Brown opens new chapter in UK-U.S. ties

July 30, 2007 - 0:0

LONDON (AP) -- As Prime Minister Gordon Brown prepared to visit the United States on Sunday, he said he plans to use the trip to strengthen what Britain already considers its ""most important bilateral relationship.""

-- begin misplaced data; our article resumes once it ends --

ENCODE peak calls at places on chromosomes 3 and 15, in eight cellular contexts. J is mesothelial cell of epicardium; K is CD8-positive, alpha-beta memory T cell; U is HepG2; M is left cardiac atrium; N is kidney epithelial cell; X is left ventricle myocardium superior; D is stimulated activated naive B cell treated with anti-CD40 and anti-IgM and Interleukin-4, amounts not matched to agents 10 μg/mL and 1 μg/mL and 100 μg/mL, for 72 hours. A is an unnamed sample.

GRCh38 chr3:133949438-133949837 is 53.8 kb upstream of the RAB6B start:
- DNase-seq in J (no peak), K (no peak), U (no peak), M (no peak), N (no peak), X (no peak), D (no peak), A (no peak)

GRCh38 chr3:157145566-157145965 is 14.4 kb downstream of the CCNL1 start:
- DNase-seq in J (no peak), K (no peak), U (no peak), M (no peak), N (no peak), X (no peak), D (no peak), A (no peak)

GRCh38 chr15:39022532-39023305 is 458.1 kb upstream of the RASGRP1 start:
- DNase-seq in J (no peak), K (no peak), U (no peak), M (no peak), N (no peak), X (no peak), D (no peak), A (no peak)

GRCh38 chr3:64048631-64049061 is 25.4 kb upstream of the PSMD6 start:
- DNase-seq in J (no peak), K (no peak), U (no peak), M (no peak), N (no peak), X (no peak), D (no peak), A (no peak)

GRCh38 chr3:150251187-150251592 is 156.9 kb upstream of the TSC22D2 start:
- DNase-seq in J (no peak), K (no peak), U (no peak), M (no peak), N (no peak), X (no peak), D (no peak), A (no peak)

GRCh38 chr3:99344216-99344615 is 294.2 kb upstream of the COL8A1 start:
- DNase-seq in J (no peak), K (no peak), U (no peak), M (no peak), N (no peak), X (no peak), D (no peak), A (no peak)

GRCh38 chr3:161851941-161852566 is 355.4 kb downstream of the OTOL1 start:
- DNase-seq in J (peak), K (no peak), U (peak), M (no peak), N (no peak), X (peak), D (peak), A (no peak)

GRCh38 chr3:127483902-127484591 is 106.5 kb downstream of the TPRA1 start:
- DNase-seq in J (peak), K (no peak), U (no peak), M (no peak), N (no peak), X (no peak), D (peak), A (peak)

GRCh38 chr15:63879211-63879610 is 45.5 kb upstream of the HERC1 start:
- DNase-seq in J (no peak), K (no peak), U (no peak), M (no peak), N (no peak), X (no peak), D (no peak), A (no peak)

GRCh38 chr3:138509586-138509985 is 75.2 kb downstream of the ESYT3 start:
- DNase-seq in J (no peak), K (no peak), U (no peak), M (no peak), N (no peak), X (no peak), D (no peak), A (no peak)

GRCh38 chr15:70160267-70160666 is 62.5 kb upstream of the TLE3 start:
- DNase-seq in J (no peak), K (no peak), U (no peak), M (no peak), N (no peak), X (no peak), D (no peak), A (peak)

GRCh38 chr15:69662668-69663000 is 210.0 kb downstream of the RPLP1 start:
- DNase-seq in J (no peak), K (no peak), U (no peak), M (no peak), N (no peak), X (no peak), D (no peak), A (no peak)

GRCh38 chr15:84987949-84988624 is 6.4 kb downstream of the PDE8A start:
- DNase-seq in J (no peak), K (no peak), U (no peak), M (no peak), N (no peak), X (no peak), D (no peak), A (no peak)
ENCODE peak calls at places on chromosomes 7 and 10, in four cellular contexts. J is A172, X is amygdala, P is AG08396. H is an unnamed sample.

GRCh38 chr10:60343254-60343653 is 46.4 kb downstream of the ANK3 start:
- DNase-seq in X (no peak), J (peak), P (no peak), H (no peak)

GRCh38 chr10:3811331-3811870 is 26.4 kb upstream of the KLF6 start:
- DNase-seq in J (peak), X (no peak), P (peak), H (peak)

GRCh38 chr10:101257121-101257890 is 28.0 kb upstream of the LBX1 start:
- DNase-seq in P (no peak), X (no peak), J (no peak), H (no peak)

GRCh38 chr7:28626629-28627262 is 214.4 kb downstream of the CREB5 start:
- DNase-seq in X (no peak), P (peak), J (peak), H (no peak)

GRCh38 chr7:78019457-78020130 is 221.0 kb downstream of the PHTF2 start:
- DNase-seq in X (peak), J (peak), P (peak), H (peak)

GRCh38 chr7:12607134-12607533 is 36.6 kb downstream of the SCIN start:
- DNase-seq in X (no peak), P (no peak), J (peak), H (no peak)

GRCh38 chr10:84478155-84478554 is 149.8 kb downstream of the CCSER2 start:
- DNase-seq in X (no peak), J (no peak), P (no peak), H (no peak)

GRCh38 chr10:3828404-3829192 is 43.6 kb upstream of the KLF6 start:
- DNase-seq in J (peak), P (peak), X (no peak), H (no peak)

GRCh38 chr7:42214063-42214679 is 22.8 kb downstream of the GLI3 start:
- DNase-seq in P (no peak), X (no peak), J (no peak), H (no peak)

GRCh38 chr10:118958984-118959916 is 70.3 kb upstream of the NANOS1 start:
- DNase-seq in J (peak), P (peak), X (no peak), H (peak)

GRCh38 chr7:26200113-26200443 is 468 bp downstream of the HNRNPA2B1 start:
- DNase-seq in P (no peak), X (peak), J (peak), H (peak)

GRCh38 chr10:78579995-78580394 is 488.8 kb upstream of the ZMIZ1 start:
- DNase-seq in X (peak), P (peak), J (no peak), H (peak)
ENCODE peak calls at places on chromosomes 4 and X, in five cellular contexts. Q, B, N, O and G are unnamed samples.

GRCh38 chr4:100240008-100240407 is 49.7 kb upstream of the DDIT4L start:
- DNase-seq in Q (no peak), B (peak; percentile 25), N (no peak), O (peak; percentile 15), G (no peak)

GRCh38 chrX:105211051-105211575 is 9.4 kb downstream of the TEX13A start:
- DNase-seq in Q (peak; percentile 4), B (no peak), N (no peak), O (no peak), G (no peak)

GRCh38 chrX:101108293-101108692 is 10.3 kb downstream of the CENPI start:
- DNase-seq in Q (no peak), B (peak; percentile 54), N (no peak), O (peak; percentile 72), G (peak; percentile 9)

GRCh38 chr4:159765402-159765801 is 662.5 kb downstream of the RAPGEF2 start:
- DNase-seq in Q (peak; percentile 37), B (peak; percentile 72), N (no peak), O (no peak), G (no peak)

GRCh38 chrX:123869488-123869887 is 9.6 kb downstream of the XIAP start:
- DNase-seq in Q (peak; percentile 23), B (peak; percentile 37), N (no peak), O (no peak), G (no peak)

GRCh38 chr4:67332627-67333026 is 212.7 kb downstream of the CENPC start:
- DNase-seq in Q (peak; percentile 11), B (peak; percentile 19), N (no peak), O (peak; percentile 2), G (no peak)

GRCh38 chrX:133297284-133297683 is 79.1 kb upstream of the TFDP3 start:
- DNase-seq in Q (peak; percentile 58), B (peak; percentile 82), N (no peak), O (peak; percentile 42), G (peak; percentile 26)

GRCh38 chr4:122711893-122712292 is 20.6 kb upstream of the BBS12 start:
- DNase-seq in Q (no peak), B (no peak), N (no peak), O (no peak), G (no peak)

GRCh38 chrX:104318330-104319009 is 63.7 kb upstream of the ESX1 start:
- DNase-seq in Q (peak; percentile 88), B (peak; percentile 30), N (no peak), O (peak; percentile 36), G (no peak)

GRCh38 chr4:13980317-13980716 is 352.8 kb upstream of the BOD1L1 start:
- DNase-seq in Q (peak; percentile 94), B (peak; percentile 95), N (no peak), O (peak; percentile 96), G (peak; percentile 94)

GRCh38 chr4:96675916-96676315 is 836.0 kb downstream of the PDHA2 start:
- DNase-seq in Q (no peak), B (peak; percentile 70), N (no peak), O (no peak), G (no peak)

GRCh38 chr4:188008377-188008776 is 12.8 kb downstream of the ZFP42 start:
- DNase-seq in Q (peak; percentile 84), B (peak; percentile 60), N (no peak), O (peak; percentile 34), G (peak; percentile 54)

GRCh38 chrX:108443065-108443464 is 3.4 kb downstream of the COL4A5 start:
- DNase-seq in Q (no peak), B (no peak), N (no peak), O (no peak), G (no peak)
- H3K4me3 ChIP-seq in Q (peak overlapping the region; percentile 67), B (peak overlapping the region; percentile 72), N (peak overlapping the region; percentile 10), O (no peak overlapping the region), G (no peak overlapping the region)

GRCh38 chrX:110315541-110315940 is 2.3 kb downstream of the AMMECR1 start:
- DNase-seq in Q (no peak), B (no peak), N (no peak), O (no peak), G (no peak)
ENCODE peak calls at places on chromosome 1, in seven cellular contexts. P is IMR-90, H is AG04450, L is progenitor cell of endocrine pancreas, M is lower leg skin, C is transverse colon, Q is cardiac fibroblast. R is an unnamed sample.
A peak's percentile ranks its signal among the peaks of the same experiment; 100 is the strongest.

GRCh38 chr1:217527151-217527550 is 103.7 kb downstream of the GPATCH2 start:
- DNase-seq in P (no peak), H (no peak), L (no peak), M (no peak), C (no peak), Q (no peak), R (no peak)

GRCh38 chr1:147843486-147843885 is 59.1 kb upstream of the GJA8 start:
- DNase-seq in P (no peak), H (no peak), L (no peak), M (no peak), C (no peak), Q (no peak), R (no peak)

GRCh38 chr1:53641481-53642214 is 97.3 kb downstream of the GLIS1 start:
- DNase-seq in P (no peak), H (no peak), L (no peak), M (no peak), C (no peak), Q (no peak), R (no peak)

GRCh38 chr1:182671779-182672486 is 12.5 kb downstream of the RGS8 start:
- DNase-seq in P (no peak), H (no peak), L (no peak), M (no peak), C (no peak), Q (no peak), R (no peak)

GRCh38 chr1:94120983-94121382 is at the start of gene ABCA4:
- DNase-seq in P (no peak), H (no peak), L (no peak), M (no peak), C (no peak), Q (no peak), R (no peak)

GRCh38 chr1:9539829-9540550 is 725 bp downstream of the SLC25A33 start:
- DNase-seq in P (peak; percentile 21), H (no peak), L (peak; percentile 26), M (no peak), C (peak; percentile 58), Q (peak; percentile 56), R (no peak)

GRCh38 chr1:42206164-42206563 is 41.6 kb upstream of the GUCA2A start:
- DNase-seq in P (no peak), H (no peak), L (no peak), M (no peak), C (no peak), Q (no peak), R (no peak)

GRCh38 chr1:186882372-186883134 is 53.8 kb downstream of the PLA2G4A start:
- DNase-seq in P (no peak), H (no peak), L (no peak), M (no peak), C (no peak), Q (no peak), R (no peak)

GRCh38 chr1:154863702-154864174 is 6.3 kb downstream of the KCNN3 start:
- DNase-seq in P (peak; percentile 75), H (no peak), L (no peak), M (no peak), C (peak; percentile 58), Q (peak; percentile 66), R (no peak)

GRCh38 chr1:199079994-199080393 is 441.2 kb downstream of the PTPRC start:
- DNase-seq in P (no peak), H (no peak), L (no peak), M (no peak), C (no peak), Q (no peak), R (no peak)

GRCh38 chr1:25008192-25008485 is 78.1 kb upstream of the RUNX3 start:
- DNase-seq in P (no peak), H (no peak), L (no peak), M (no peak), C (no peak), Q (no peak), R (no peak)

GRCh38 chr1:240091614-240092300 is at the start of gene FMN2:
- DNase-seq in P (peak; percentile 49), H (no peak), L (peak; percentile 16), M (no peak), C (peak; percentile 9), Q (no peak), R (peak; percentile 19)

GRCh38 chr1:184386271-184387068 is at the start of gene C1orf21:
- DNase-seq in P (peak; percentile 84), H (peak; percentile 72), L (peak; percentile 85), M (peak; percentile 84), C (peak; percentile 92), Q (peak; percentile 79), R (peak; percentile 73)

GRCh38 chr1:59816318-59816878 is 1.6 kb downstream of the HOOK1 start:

""It is a relationship that is founded on our common values of liberty, opportunity and the dignity of the individual,"" Brown said in a statement. ""And because of the values we share, the relationship with the United States is not only strong, but can become stronger in the years ahead."" He denied speculation that the relationship was cooling. Brown's predecessor, Tony Blair, was often accused at home of being too compliant with the policies of President Bush, especially regarding the Iraq war. Some analysts have urged Brown to be more like Prime Ministers Margaret Thatcher and Winston Churchill, who had closed ties with the U.S., but remained frank about their own goals and policies. Visits to Camp David and the United Nations, where Brown will make a speech, are highlights of the leader's first major overseas visit since he ended his 10-year wait to succeed Blair. Brown arrives with some thorny issues in his policy folder, not least the fate of Britain's remaining soldiers in Iraq. Military chiefs in London have said Britain is likely to hand over control of the southern Iraqi city of Basra to local forces by the end of the year, a move certain to spark a domestic clamor for more British troop withdrawals. Other difficult themes: the American push to build a missile defense system in Eastern Europe, Darfur's misery, and the status of the breakaway Serbian province of Kosovo. Many analysts believe Brown is itching for the legitimacy bestowed by winning an electoral mandate. He got the keys to No. 10 Downing St. by securing his party's blessing after Blair stepped down — not through a popular vote. The Scot showed calm resolve when two failed car bombs were discovered in London's entertainment district on his second full day in office. A day later, he reassured the public when two men rammed a Jeep into Glasgow's airport. Brown's low-key authority was a departure from the hyperactive reaction from Blair's government to last summer's alleged plot to down U.S.-bound airliners, which tended to alarm the public rather than soothe it. Brown won over much of the media with a relaxed and confident performance at his first major news conference last week. But his high ratings appear to be due chiefly to his emphasis of substance over spin — a key change from Blair. In Washington, officials expressed optimism about warm ties between Bush and Brown. The two leaders have a ""very special important relationship,"" White House press secretary Tony Snow said Thursday. A Brown spokesman, who spoke on customary condition of anonymity, said the two ""have already established a rapport.